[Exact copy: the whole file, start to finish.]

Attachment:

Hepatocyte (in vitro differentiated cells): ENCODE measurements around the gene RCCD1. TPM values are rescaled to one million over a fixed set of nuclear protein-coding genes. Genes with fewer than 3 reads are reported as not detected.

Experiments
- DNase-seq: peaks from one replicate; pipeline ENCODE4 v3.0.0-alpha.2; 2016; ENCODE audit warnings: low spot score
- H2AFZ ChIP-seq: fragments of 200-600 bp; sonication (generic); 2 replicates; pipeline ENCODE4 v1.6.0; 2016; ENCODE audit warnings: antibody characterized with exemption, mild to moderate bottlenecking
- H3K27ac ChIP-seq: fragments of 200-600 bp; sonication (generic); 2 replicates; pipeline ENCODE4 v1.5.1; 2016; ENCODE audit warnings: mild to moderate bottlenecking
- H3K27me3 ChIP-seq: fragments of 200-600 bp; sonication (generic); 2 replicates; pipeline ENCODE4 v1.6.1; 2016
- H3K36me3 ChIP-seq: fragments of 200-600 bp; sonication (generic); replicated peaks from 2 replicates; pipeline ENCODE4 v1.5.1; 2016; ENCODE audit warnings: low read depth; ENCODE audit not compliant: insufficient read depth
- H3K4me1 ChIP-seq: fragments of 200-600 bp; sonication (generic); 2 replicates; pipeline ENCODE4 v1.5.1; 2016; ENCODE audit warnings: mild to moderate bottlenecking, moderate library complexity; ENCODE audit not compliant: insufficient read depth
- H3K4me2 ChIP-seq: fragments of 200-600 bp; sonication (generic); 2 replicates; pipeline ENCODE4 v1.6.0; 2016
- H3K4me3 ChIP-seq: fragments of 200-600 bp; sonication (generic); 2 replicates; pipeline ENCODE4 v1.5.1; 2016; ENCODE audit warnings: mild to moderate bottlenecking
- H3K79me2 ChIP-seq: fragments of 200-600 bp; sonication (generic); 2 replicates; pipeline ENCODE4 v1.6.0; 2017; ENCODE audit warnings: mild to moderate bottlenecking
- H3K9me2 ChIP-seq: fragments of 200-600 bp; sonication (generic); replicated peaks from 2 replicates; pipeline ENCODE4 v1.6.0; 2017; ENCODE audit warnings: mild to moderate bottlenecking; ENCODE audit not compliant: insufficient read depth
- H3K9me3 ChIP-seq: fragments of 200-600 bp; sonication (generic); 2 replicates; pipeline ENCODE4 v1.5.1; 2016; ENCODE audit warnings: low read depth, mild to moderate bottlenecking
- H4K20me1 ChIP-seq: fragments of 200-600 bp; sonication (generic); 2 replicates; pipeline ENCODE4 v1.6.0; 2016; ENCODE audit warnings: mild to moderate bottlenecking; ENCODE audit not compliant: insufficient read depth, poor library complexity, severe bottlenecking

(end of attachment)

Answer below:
Hepatocyte (in vitro differentiated cells): ENCODE measurements around the gene RCCD1. TPM values are rescaled to one million over a fixed set of nuclear protein-coding genes. Genes with fewer than 3 reads are reported as not detected.

Experiments
- DNase-seq: peaks from one replicate; pipeline ENCODE4 v3.0.0-alpha.2; 2016; ENCODE audit warnings: low spot score
- H2AFZ ChIP-seq: fragments of 200-600 bp; sonication (generic); 2 replicates; pipeline ENCODE4 v1.6.0; 2016; ENCODE audit warnings: antibody characterized with exemption, mild to moderate bottlenecking
- H3K27ac ChIP-seq: fragments of 200-600 bp; sonication (generic); 2 replicates; pipeline ENCODE4 v1.5.1; 2016; ENCODE audit warnings: mild to moderate bottlenecking
- H3K27me3 ChIP-seq: fragments of 200-600 bp; sonication (generic); 2 replicates; pipeline ENCODE4 v1.6.1; 2016
- H3K36me3 ChIP-seq: fragments of 200-600 bp; sonication (generic); replicated peaks from 2 replicates; pipeline ENCODE4 v1.5.1; 2016; ENCODE audit warnings: low read depth; ENCODE audit not compliant: insufficient read depth
- H3K4me1 ChIP-seq: fragments of 200-600 bp; sonication (generic); 2 replicates; pipeline ENCODE4 v1.5.1; 2016; ENCODE audit warnings: mild to moderate bottlenecking, moderate library complexity; ENCODE audit not compliant: insufficient read depth
- H3K4me2 ChIP-seq: fragments of 200-600 bp; sonication (generic); 2 replicates; pipeline ENCODE4 v1.6.0; 2016
- H3K4me3 ChIP-seq: fragments of 200-600 bp; sonication (generic); 2 replicates; pipeline ENCODE4 v1.5.1; 2016; ENCODE audit warnings: mild to moderate bottlenecking
- H3K79me2 ChIP-seq: fragments of 200-600 bp; sonication (generic); 2 replicates; pipeline ENCODE4 v1.6.0; 2017; ENCODE audit warnings: mild to moderate bottlenecking
- H3K9me2 ChIP-seq: fragments of 200-600 bp; sonication (generic); replicated peaks from 2 replicates; pipeline ENCODE4 v1.6.0; 2017; ENCODE audit warnings: mild to moderate bottlenecking; ENCODE audit not compliant: insufficient read depth
- H3K9me3 ChIP-seq: fragments of 200-600 bp; sonication (generic); 2 replicates; pipeline ENCODE4 v1.5.1; 2016; ENCODE audit warnings: low read depth, mild to moderate bottlenecking
- H4K20me1 ChIP-seq: fragments of 200-600 bp; sonication (generic); 2 replicates; pipeline ENCODE4 v1.6.0; 2016; ENCODE audit warnings: mild to moderate bottlenecking; ENCODE audit not compliant: insufficient read depth, poor library complexity, severe bottlenecking